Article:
Irrational exuberance is so widespread in hip-hop right now that Fed Chairman Ben Bernanke might freak out—if he understood rap lyrics.
There's no two ways about it—hip-hop sales stink. Album sales dropped 30 percent in 2007, a figure that includes digital downloads. Ringtones, which have given folks like Soulja Boy a reason to, um, soulja on, are not lucrative enough to be a panacea for the industry.
But from recent rap songs, you'd think these guys were too rich to stand up. Literally. In fact, Fat Joe's recent single, "The Crackhouse," begins: "I'm sleeping on a billion dollars." (Bear in mind this is coming from a guy whose last CD, Me, Myself & I, sold about 250,000 copies.)
Once upon a time, MCs were content to exaggerate their wealth in somewhat-plausible ways. Only a few years ago, in fact, T.I. made the fairly modest claim to be worth "a couple hundred grand" in his song "Rubberband Man."
But those days are ancient history. Nowadays, even the lowliest rappers claim Steve Jobs-type stacks. Perhaps the most egregious offender is Bow Wow, who boasts on his recent album that "It's like every time I breathe, I make a million."
Seriously? Human beings take at least 10 breaths per minute, so that would put him at about $600 million an hour—perhaps double that figure if he's dancing. And if he really makes that much money, his record company must be pissed, considering that his album Face Off—a collaboration with Omarion—debuted at No. 11 on Billboard and likely won't go gold.
R. Kelly, on the other hand, is a bona-fide megastar and probably quite rich. Nonetheless, it's hard to believe him on Beanie Sigel's song "All of the Above" when he claims, "I'm worth about a billion, but I'm still hood rich," if only because of his mountain of lawyerly fees. (Quick aside: Isn't Kelly misusing the phrase "hood rich?" Surely he means he's simultaneously rich and true to the hood, right? After all, according to the trusty urbandictionary.com, "hood rich" means "a person with extravagant luxuries that they clearly cannot afford, and they live in the hood or have a hood lifestyle.") Meanwhile, in that same song, Sigel claims to pull "seven digits clean soon as I grace the stage," which is odd, considering his new album sold about 50,000 copies in its first week and debuted at No. 37.
Equally preposterous is the title of Sigel's protégé and fellow Philadelphia rapper Freeway's new song, "Roc-A-Fella Billionaires." "Roc-A-Fella Billionaires" is a collaboration with Jay-Z, who, according to Forbes, earned $34 million in 2006, more than any other rapper. This gives us one reason to believe the song's chorus, which, perplexingly, downgrades their status to "Roc-A-Fella millionaires." But that still doesn't explain how Freeway, whose latest album sold 36,000 copies in its first week, managed to acquire "30 mil in the bank, 30 grand on the wrist and 20 mil in the Swiss," as he raps on the song.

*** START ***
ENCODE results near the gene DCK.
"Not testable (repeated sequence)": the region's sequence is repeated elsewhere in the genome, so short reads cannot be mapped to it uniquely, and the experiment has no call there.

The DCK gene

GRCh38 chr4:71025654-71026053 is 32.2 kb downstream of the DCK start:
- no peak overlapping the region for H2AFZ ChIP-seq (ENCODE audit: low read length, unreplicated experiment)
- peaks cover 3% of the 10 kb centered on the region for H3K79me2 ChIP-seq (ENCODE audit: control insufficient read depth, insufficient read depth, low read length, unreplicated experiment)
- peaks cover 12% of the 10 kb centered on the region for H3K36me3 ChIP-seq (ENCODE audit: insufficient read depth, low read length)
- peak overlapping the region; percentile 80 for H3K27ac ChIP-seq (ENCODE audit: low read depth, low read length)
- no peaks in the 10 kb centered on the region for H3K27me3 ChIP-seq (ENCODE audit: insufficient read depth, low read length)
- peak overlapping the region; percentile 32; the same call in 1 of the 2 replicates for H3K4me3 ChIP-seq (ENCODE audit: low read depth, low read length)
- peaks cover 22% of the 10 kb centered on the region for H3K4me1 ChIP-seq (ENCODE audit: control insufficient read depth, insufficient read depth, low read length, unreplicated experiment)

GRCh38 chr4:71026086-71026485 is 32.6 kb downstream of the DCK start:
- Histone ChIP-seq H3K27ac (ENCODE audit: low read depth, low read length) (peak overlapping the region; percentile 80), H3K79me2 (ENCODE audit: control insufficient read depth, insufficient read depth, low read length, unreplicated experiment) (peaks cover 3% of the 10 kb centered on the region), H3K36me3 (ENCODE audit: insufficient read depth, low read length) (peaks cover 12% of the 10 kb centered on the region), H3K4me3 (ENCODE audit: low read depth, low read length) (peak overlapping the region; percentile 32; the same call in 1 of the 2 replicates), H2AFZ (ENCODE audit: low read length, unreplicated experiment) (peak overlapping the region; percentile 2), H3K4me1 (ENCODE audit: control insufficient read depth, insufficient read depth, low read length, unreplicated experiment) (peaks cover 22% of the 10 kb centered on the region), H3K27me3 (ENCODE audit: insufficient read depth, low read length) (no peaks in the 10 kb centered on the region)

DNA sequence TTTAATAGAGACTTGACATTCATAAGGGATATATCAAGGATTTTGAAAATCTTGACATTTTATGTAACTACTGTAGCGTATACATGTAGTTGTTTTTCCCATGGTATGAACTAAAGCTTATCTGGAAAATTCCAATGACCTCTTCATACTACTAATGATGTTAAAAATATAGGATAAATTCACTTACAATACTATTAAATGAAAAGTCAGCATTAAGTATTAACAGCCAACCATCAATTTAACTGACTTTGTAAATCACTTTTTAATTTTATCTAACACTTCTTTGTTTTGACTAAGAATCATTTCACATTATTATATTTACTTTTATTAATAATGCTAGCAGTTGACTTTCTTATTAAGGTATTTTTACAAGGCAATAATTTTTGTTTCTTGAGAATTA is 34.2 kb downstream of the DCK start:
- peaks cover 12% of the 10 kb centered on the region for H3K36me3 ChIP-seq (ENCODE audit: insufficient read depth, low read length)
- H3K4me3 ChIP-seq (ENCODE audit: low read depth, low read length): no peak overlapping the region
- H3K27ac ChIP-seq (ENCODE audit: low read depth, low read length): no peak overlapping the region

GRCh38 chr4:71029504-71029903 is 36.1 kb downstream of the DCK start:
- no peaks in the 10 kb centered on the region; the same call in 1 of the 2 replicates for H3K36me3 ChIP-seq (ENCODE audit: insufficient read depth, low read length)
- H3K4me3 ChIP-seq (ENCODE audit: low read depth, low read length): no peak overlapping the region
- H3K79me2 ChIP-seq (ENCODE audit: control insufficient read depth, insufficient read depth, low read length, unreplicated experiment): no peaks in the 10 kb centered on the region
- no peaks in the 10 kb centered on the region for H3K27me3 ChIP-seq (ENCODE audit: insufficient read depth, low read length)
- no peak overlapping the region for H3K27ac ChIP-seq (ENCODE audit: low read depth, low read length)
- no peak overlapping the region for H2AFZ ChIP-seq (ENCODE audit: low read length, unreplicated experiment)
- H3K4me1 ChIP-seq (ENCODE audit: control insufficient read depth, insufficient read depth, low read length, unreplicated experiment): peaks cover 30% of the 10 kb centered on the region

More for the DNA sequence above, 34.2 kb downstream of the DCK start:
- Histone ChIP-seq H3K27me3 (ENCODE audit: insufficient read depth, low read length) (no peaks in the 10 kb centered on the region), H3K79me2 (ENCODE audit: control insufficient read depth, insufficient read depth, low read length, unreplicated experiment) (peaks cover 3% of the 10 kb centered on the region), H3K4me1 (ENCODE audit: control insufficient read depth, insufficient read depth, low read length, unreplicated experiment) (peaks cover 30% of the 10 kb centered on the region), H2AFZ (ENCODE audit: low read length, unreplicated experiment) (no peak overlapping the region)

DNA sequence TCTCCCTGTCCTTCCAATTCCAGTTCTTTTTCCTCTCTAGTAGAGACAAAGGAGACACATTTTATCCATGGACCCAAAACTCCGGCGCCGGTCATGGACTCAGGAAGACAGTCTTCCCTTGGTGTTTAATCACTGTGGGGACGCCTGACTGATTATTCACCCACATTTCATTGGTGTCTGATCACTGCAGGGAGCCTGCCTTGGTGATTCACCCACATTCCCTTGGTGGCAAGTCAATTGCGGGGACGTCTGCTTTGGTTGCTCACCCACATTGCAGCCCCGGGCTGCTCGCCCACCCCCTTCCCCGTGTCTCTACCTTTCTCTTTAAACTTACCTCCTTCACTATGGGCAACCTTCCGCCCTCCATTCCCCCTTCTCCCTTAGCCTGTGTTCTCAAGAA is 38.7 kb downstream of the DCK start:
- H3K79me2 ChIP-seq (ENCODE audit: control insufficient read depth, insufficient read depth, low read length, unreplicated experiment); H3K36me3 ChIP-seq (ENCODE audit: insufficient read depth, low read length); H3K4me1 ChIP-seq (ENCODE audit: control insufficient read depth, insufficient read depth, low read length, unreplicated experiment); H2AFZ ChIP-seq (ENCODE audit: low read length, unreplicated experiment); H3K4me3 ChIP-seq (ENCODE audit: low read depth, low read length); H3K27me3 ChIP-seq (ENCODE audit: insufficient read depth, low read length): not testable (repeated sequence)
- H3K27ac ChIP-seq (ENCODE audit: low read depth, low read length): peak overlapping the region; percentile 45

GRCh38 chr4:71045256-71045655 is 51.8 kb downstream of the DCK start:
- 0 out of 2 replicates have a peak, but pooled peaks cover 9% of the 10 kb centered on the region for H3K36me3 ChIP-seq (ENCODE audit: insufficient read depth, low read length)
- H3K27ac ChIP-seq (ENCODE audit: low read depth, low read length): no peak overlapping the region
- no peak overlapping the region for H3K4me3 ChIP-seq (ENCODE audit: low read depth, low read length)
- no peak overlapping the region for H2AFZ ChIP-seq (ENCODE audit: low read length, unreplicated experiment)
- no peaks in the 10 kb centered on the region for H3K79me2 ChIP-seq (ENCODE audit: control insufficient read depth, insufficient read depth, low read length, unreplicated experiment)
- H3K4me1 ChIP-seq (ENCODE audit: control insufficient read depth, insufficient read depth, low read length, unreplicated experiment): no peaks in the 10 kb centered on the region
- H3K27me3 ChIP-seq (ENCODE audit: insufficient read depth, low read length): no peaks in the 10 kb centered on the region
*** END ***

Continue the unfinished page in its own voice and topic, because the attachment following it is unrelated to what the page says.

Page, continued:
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There are probably other rappers claiming to be billionaires. Pharrell Williams, for one, has a clothing line called Billionaire Boys Club, but there's something kind of murderous-sounding about that, so we're not going to talk about it. But we will use this interlude to remind everyone that having a billion isn't the same as having a recoupable six-figure advance and a few nice cars. Billion has nine zeroes. It's the same as having $1,000 million.
Inflating your own wealth, of course, is an American tradition; Donald Trump has made a career out of it. But hippity-hoppers seem to be among the worst offenders. Russell Simmons famously admitted to deceiving the public about sales of his Phat Farm clothing line. According to The New York Times, in a 2004 civil deposition, he said, "It is how you develop an image for companies. So, in other words, you give out false statements to mislead the public so they will then increase in their mind the value of your company." Though Simmons had claimed his line sold $350 million in 2003, the actual figure was less than 1/20th of that.
Much was made, meanwhile, about 50 Cent's stake in Energy Brands after its brand Glaceau (which includes Vitamin Water) was sold to Coca-Cola last year for $4.1 billion. Though 50—judged the second-highest-earning rap cat in 2006 by Forbes—did nothing to quash rumors that he was a 10 percent stakeholder in the company, the Energy Brands folks did, calling rumors that 50 had become a near-half-billionaire "erroneous."
Not surprisingly, there's even a label called Billionaire Records, based in Crockett, Texas. It seems likely that the company's name is something of a misnomer because Billionaire Records has only a single MySpace friend: Tom.